Remember, I told you, I love to tell stories. Here is another story. It’s about how I came up with Digital Watercolor Quilts.
My Christmas Card Tradition
All of my Christmas cards are handmade. This tradition started the first year I was married after I moved from Ohio to Florida far away from my hometown. My cards were how I kept up with everyone. Christmas cards were an easy way to communicate with the friends that I had left behind. They guaranteed I wrote my friends at least once a year. My family received my cards too.
The cards were created in a variety of ways with various media; pen and ink, cut linoleum prints, or watercolor. Each year was different. My friends and family looked forward to receiving them because they were handmade from me. And it showed them how much I missed them.
Creating Cards with Computer Graphics
When I began to teach myself computer graphics, I started creating what I call digital quilt cards. Scanning fabric first. Next, I would place the fabric art into shapes in Corel Draw in order to form quilt patterns. Corel is a less expensive program that I initially learned computer graphics on. Now I use Adobe Illustrator and Photoshop.
A few years ago, I decided watercolor textured paintings would make great fabric. I began using scraps of watercolor paper leftover from when I was teaching classes and different projects that I’ve done and re-purpose them. Many times, before I start painting, I feel a little bit stuck and I use those scraps of paper to experiment by creating various colors, textures, and designs. I decided that one day, I would put them into quilt designs for cards. However, for many years, they just collected in boxes in my closet.
When my son bought me an awesome scanner a few years ago, I began to scan my textured collection when I would scan my art. Now on my computer, there is a library of watercolor textures broken into folders of different colors waiting to be used.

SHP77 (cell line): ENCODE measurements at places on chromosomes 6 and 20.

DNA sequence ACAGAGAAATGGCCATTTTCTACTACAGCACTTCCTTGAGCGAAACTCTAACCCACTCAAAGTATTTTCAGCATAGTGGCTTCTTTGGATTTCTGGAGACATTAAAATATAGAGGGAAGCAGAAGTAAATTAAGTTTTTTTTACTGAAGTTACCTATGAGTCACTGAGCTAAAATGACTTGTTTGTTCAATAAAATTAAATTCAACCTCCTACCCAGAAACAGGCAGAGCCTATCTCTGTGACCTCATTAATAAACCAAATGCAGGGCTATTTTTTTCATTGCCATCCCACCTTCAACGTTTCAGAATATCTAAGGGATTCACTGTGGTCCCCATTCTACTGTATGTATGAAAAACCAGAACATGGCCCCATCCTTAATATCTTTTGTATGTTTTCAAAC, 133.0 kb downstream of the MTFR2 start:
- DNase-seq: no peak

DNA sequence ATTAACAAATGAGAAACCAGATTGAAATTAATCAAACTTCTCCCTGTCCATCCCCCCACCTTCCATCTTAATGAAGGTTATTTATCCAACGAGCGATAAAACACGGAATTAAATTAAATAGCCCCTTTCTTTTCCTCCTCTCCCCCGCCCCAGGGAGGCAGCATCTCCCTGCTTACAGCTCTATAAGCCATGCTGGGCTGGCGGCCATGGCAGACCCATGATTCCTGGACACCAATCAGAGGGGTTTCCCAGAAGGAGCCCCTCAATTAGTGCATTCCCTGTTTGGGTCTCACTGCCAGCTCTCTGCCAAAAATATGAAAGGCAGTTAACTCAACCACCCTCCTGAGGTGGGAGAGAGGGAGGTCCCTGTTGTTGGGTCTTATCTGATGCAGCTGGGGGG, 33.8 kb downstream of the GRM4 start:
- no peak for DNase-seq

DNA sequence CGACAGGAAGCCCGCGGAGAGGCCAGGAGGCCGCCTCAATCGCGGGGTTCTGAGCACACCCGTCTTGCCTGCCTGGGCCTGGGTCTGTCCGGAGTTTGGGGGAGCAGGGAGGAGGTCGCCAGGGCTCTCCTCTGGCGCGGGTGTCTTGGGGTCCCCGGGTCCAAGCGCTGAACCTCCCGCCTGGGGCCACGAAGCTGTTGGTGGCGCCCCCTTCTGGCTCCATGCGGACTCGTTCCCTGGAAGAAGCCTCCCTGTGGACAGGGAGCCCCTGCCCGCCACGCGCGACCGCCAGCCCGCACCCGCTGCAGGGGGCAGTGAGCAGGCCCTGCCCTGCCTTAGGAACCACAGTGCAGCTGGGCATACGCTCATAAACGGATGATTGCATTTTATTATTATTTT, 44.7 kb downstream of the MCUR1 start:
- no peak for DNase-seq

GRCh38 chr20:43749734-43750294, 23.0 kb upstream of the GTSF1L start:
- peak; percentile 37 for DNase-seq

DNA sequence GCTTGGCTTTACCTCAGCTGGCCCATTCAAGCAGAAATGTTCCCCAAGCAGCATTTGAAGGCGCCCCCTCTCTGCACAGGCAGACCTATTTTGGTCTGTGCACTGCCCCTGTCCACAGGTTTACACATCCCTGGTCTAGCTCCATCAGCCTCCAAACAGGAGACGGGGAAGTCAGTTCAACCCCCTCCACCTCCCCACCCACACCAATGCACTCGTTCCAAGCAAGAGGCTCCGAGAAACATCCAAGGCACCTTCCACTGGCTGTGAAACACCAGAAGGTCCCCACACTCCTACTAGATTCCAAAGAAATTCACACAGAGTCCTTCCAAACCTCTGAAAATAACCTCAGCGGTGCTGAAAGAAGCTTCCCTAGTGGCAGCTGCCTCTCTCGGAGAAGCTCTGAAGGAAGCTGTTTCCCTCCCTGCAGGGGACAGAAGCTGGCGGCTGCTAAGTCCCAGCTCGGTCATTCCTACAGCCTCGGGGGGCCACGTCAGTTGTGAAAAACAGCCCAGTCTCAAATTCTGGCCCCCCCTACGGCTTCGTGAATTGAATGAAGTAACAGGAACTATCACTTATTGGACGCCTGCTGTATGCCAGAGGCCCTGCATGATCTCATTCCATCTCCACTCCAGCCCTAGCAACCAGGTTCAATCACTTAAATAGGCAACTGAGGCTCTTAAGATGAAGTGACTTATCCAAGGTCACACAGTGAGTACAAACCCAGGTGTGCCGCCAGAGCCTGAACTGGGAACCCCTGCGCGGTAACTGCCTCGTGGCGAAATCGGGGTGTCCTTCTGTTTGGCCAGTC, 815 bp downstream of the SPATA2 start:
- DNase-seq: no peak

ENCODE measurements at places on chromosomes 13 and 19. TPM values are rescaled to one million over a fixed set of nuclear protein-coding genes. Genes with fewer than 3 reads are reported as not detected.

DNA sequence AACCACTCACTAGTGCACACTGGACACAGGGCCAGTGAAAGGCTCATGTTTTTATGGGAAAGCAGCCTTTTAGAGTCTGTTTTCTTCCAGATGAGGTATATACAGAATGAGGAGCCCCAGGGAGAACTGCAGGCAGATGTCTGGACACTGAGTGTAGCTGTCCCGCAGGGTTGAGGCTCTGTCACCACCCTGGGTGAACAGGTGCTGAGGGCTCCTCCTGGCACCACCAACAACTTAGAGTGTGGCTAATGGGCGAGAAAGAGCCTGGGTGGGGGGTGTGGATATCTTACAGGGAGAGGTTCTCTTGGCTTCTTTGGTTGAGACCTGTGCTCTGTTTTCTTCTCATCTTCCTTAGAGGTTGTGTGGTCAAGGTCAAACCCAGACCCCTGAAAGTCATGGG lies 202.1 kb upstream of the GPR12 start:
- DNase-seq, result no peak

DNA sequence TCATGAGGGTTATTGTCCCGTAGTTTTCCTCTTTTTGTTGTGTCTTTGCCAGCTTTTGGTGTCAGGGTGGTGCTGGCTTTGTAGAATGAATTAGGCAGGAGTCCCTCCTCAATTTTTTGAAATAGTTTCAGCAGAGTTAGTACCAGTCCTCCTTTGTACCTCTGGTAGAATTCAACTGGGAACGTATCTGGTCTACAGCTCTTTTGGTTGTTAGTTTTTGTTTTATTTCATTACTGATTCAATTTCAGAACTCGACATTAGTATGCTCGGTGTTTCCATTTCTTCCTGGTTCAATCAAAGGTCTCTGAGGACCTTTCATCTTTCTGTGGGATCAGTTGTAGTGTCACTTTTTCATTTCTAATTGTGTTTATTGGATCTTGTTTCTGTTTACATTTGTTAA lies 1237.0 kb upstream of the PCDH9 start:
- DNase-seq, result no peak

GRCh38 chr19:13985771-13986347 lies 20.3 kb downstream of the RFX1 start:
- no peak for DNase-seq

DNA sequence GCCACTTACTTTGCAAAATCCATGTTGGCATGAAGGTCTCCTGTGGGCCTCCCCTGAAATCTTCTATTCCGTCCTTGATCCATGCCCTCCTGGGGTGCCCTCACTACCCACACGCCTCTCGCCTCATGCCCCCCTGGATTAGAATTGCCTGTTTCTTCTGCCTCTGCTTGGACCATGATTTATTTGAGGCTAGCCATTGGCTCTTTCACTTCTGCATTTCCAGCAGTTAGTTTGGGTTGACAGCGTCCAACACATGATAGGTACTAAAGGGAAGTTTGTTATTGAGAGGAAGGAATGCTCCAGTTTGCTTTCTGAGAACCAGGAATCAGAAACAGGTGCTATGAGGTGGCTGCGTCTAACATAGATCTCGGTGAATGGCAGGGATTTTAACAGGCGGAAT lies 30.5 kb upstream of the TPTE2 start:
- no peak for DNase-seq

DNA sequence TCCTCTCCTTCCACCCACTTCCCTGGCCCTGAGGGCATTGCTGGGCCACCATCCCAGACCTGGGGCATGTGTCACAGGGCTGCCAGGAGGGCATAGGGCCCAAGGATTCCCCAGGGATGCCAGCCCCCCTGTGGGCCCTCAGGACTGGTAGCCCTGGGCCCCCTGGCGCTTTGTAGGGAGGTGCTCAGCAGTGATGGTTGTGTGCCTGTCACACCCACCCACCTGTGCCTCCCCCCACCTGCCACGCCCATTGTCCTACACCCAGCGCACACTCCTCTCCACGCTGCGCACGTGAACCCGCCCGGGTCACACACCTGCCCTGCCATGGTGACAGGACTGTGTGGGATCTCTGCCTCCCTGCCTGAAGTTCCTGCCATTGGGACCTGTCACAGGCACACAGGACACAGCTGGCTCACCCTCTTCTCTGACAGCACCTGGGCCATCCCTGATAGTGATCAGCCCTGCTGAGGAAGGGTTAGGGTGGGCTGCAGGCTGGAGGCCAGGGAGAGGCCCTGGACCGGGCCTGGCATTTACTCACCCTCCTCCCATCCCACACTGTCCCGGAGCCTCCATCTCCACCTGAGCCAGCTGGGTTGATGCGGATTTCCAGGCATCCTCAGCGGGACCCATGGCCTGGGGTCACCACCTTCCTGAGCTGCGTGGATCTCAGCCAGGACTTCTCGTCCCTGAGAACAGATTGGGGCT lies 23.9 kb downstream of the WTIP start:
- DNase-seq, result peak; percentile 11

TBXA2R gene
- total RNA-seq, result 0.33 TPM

Combining Graphic Design with Watercolor
This spring, I finally decided to create my digital quilt cards. I soon discovered that I needed to expand my fabric collection to include more patterned pieces. There are a few watercolor patterns in my collection. I like the effect, but right now, my digital watercolor fabrics are just texture.
Unsure of how to proceed, I ran across a mixed media artist on Instagram whose work I adore. Rachel Juanita offered a free class on creating textured patterns on paper in ink. But that is story is for another blog. I cannot wait to incorporate what I gleaned from her lessons into my quest for digital fabric for my quilts. I will let you know how that turns out.
For now, I am offering the work I have created over the last few months, The Watercolor Texture Digital Quilts. You can read about some of the techniques I used in my blog Exploring Art in Isolation.
There are three sizes; Notecards (5.5 X 4.25″), Art Card (8 x 5.25″), and the New Square Size (5 x 5″). Printed on white linen paper, they come with white envelope. The sets are packaged in a plastic envelope for protection.